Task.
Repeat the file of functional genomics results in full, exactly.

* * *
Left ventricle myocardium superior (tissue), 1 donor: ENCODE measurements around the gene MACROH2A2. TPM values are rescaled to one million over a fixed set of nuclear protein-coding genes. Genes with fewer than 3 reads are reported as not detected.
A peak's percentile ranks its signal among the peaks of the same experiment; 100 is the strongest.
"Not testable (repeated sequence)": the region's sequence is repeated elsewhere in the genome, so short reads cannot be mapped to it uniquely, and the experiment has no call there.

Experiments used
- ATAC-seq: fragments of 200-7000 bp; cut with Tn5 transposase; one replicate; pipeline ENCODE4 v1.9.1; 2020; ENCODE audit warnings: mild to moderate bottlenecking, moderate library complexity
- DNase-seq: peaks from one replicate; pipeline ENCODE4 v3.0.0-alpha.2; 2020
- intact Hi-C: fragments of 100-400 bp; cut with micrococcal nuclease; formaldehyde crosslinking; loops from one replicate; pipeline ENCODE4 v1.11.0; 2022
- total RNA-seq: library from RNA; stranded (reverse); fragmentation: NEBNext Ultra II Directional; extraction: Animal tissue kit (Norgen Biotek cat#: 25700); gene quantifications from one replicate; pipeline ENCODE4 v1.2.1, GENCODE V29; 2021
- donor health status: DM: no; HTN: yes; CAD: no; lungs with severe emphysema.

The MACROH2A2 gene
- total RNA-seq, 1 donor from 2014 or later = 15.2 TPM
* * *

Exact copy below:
Left ventricle myocardium superior (tissue), 1 donor: ENCODE measurements around the gene MACROH2A2. TPM values are rescaled to one million over a fixed set of nuclear protein-coding genes. Genes with fewer than 3 reads are reported as not detected.
A peak's percentile ranks its signal among the peaks of the same experiment; 100 is the strongest.
"Not testable (repeated sequence)": the region's sequence is repeated elsewhere in the genome, so short reads cannot be mapped to it uniquely, and the experiment has no call there.

Experiments used
- ATAC-seq: fragments of 200-7000 bp; cut with Tn5 transposase; one replicate; pipeline ENCODE4 v1.9.1; 2020; ENCODE audit warnings: mild to moderate bottlenecking, moderate library complexity
- DNase-seq: peaks from one replicate; pipeline ENCODE4 v3.0.0-alpha.2; 2020
- intact Hi-C: fragments of 100-400 bp; cut with micrococcal nuclease; formaldehyde crosslinking; loops from one replicate; pipeline ENCODE4 v1.11.0; 2022
- total RNA-seq: library from RNA; stranded (reverse); fragmentation: NEBNext Ultra II Directional; extraction: Animal tissue kit (Norgen Biotek cat#: 25700); gene quantifications from one replicate; pipeline ENCODE4 v1.2.1, GENCODE V29; 2021
- donor health status: DM: no; HTN: yes; CAD: no; lungs with severe emphysema.

The MACROH2A2 gene
- total RNA-seq, 1 donor from 2014 or later = 15.2 TPM